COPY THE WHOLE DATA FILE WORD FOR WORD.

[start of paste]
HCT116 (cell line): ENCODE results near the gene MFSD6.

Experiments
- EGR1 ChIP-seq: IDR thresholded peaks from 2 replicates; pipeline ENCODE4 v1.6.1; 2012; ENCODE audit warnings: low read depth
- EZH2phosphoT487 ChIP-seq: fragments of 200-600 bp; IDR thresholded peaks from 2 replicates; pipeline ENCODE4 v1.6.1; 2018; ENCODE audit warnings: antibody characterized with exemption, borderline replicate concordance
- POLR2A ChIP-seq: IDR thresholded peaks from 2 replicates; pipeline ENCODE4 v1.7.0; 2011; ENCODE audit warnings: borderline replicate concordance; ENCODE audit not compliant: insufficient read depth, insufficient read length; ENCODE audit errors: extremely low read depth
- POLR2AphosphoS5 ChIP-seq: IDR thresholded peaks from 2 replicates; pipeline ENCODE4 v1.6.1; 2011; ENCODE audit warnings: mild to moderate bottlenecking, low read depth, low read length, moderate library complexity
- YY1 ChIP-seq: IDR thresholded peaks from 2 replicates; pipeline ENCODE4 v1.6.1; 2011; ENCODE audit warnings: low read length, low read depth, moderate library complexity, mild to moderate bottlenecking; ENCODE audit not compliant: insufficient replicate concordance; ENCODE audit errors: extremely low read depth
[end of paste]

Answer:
HCT116 (cell line): ENCODE results near the gene MFSD6.

Experiments
- EGR1 ChIP-seq: IDR thresholded peaks from 2 replicates; pipeline ENCODE4 v1.6.1; 2012; ENCODE audit warnings: low read depth
- EZH2phosphoT487 ChIP-seq: fragments of 200-600 bp; IDR thresholded peaks from 2 replicates; pipeline ENCODE4 v1.6.1; 2018; ENCODE audit warnings: antibody characterized with exemption, borderline replicate concordance
- POLR2A ChIP-seq: IDR thresholded peaks from 2 replicates; pipeline ENCODE4 v1.7.0; 2011; ENCODE audit warnings: borderline replicate concordance; ENCODE audit not compliant: insufficient read depth, insufficient read length; ENCODE audit errors: extremely low read depth
- POLR2AphosphoS5 ChIP-seq: IDR thresholded peaks from 2 replicates; pipeline ENCODE4 v1.6.1; 2011; ENCODE audit warnings: mild to moderate bottlenecking, low read depth, low read length, moderate library complexity
- YY1 ChIP-seq: IDR thresholded peaks from 2 replicates; pipeline ENCODE4 v1.6.1; 2011; ENCODE audit warnings: low read length, low read depth, moderate library complexity, mild to moderate bottlenecking; ENCODE audit not compliant: insufficient replicate concordance; ENCODE audit errors: extremely low read depth